In Japan, it has been reported that the Sendai Unit 1 nuclear reactor has restarted.
Japan has restarted its first nuclear reactor since new safety rules were ordered following the 2011 Fukushima tragedy, despite opposition to restarting the nuclear power stations across the country.
The shutdown has been disastrous for the economy. It has sent electricity bills soaring, providing a drag on government reforms, and serving to highlight Japan’s dependence on energy imports.
Newspaper polls have shown the majority of Japanese oppose the restart, but Prime Minister Abe has made it a priority of his administration.
This is the first of 43 operable Japanese nuclear reactors, which are mostly expected to start coming back online over the coming months and years.
The difficulty for Japan in maintaining a continued shut-down, is that it is an island nation, and unlike Germany, which had also idled its nuclear fleet, it is unable to purchase electric power from other countries.
Moreover, due to the regulated nature of the power industry in Japan, there has not been the diversified investment in alternative energy sources that has been seen elsewhere. Japan’s renewable power supply is dwarfed by countries like Germany.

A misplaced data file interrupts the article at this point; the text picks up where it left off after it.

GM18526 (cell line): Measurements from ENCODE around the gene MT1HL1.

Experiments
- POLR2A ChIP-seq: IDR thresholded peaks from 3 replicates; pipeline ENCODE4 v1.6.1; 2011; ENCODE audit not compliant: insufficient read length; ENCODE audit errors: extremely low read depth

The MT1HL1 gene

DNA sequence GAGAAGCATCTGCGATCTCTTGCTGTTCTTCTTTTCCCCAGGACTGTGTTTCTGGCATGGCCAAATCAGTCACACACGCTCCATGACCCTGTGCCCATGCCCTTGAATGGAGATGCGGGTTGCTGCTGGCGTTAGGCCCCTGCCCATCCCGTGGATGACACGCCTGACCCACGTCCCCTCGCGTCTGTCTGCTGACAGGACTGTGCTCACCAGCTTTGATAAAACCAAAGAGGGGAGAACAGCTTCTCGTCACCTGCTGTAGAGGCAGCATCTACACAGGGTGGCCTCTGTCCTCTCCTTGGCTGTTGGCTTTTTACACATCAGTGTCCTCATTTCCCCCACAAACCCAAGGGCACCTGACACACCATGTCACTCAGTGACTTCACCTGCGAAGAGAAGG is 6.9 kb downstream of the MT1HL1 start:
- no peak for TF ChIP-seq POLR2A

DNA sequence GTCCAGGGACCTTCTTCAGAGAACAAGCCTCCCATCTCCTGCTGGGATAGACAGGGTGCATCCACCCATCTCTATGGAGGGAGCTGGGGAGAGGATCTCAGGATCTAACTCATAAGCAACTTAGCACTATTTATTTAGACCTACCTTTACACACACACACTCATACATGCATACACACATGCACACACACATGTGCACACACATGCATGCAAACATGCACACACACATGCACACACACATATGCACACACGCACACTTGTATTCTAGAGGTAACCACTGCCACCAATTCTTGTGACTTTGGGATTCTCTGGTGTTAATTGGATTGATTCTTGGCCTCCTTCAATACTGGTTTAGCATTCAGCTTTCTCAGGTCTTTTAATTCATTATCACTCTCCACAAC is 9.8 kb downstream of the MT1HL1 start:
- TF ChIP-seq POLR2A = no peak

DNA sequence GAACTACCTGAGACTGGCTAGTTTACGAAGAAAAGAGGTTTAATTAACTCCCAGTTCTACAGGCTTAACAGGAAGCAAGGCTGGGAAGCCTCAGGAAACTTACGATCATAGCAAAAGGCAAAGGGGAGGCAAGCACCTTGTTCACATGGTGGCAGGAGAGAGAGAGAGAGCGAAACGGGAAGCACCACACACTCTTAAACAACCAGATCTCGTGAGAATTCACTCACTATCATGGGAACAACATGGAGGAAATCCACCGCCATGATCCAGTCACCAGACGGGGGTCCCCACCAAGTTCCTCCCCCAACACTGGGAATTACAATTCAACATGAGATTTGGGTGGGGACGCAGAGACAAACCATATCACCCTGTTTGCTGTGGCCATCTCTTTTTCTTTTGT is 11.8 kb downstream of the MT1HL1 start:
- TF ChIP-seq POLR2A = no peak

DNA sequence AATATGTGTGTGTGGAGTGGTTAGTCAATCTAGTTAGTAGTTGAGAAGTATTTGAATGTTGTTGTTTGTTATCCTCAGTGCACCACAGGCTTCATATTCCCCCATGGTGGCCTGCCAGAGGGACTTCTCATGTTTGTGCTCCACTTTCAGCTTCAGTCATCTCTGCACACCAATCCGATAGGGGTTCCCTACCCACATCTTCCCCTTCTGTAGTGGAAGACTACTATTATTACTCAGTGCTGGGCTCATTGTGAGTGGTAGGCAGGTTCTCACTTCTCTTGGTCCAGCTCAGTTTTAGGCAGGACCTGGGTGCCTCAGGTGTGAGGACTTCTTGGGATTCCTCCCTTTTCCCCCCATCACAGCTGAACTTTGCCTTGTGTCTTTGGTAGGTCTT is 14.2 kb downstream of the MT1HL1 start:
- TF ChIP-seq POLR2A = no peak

With the nuclear shutdown, the nation’s electric power companies have suffered a period of extreme financial hardship. Thus market reform and investment in alternative sources of power has been more or less impossible for these crippled companies.
Though there is strong opposition from many quarters, the restart of the nuclear fleet will at least allow these companies to push forward with the structural reforms and investments required to change the status quo and long-term ambitions to reduce dependence on nuclear power can be realized.